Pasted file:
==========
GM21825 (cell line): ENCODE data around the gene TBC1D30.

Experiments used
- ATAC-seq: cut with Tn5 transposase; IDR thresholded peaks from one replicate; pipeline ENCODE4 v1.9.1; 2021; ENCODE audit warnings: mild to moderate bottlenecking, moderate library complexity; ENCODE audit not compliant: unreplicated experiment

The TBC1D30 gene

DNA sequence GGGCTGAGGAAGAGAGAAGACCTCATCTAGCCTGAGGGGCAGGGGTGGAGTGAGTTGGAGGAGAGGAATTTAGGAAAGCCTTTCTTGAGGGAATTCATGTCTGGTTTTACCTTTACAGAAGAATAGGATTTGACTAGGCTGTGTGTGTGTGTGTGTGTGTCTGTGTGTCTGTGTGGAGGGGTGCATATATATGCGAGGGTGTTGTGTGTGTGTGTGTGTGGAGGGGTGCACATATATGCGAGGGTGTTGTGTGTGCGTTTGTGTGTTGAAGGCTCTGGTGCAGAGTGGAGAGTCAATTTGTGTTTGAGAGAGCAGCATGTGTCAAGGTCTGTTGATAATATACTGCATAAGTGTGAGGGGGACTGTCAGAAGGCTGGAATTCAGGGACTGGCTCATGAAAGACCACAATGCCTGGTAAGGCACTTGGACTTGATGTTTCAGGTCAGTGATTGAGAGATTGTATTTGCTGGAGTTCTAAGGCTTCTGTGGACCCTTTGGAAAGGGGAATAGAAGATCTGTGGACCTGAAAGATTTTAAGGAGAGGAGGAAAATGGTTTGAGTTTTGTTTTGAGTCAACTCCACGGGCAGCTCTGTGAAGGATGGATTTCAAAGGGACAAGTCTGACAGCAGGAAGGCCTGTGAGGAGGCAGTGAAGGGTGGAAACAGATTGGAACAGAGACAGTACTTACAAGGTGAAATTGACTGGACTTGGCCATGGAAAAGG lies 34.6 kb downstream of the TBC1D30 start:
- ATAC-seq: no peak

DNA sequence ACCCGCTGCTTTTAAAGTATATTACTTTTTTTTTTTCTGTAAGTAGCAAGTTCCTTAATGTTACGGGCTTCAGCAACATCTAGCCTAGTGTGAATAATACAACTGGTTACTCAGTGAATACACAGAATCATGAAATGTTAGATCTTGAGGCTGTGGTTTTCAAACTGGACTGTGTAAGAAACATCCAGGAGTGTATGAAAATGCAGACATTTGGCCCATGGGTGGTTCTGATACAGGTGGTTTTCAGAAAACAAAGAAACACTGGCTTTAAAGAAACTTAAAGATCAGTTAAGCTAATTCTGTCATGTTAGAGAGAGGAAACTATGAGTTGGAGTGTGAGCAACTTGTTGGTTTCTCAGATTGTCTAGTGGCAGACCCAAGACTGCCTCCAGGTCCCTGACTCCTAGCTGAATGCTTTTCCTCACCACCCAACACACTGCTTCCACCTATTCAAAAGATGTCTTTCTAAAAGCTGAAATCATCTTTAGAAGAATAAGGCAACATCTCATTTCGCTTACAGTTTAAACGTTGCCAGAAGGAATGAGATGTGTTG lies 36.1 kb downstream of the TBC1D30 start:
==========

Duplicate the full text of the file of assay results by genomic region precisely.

GM21825 (cell line): ENCODE data around the gene TBC1D30.

Experiments used
- ATAC-seq: cut with Tn5 transposase; IDR thresholded peaks from one replicate; pipeline ENCODE4 v1.9.1; 2021; ENCODE audit warnings: mild to moderate bottlenecking, moderate library complexity; ENCODE audit not compliant: unreplicated experiment

The TBC1D30 gene

DNA sequence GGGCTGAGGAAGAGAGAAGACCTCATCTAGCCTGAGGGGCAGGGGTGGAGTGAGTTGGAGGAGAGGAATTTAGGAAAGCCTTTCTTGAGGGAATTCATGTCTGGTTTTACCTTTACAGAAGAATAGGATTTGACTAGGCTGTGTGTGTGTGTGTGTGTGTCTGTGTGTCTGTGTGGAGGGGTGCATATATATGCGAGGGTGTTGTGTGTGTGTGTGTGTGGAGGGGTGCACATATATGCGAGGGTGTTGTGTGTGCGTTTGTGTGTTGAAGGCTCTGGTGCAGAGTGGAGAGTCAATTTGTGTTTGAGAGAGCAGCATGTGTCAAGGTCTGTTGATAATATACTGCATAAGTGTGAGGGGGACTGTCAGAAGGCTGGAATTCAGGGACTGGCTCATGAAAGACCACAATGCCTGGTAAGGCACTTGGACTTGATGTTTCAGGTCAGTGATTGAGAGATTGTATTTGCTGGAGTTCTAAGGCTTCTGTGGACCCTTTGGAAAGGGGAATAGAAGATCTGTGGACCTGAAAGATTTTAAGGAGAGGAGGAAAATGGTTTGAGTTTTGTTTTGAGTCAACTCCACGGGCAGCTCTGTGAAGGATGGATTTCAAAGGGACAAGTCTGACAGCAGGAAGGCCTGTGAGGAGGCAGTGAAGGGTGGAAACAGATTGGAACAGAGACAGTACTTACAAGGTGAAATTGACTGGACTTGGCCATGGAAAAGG lies 34.6 kb downstream of the TBC1D30 start:
- ATAC-seq: no peak

DNA sequence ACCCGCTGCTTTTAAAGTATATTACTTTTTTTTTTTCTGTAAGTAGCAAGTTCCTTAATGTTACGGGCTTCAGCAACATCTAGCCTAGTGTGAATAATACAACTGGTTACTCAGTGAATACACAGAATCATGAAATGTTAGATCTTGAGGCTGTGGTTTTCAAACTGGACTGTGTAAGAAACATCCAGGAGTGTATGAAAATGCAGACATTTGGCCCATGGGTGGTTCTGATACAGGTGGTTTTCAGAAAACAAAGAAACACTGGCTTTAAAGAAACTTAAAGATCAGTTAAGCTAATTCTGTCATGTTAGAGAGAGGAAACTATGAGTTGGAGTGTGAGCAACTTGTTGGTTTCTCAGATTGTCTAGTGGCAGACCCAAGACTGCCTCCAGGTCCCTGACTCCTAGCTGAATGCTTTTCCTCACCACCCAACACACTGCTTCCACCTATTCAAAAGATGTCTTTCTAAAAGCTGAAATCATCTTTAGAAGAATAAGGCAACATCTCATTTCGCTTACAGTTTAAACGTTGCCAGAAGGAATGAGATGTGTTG lies 36.1 kb downstream of the TBC1D30 start: